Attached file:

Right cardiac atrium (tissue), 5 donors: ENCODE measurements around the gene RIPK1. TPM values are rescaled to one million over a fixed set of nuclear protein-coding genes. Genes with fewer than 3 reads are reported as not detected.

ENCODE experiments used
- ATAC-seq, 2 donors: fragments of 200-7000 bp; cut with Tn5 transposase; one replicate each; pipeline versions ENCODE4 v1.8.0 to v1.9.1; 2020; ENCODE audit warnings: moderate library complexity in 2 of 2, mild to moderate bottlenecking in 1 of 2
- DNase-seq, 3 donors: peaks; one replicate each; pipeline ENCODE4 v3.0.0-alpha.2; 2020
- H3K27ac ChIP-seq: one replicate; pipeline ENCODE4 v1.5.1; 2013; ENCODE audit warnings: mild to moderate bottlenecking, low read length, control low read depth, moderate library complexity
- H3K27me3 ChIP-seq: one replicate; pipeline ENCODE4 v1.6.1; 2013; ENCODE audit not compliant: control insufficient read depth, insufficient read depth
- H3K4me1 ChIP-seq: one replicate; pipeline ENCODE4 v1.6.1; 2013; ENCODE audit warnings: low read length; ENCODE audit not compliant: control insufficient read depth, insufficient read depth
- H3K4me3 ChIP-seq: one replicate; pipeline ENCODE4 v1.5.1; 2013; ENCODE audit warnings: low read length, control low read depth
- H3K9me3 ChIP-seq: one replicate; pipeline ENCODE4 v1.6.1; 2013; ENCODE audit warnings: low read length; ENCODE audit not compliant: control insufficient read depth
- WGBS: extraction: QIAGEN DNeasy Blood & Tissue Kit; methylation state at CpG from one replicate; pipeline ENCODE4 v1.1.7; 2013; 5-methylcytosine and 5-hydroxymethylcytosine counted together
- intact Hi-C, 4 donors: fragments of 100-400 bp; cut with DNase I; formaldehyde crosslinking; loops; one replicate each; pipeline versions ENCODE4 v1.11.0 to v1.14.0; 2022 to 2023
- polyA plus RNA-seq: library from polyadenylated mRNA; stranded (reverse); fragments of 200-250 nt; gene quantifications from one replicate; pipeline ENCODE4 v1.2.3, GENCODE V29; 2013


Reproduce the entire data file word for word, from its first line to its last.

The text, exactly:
Right cardiac atrium (tissue), 5 donors: ENCODE measurements around the gene RIPK1. TPM values are rescaled to one million over a fixed set of nuclear protein-coding genes. Genes with fewer than 3 reads are reported as not detected.

ENCODE experiments used
- ATAC-seq, 2 donors: fragments of 200-7000 bp; cut with Tn5 transposase; one replicate each; pipeline versions ENCODE4 v1.8.0 to v1.9.1; 2020; ENCODE audit warnings: moderate library complexity in 2 of 2, mild to moderate bottlenecking in 1 of 2
- DNase-seq, 3 donors: peaks; one replicate each; pipeline ENCODE4 v3.0.0-alpha.2; 2020
- H3K27ac ChIP-seq: one replicate; pipeline ENCODE4 v1.5.1; 2013; ENCODE audit warnings: mild to moderate bottlenecking, low read length, control low read depth, moderate library complexity
- H3K27me3 ChIP-seq: one replicate; pipeline ENCODE4 v1.6.1; 2013; ENCODE audit not compliant: control insufficient read depth, insufficient read depth
- H3K4me1 ChIP-seq: one replicate; pipeline ENCODE4 v1.6.1; 2013; ENCODE audit warnings: low read length; ENCODE audit not compliant: control insufficient read depth, insufficient read depth
- H3K4me3 ChIP-seq: one replicate; pipeline ENCODE4 v1.5.1; 2013; ENCODE audit warnings: low read length, control low read depth
- H3K9me3 ChIP-seq: one replicate; pipeline ENCODE4 v1.6.1; 2013; ENCODE audit warnings: low read length; ENCODE audit not compliant: control insufficient read depth
- WGBS: extraction: QIAGEN DNeasy Blood & Tissue Kit; methylation state at CpG from one replicate; pipeline ENCODE4 v1.1.7; 2013; 5-methylcytosine and 5-hydroxymethylcytosine counted together
- intact Hi-C, 4 donors: fragments of 100-400 bp; cut with DNase I; formaldehyde crosslinking; loops; one replicate each; pipeline versions ENCODE4 v1.11.0 to v1.14.0; 2022 to 2023
- polyA plus RNA-seq: library from polyadenylated mRNA; stranded (reverse); fragments of 200-250 nt; gene quantifications from one replicate; pipeline ENCODE4 v1.2.3, GENCODE V29; 2013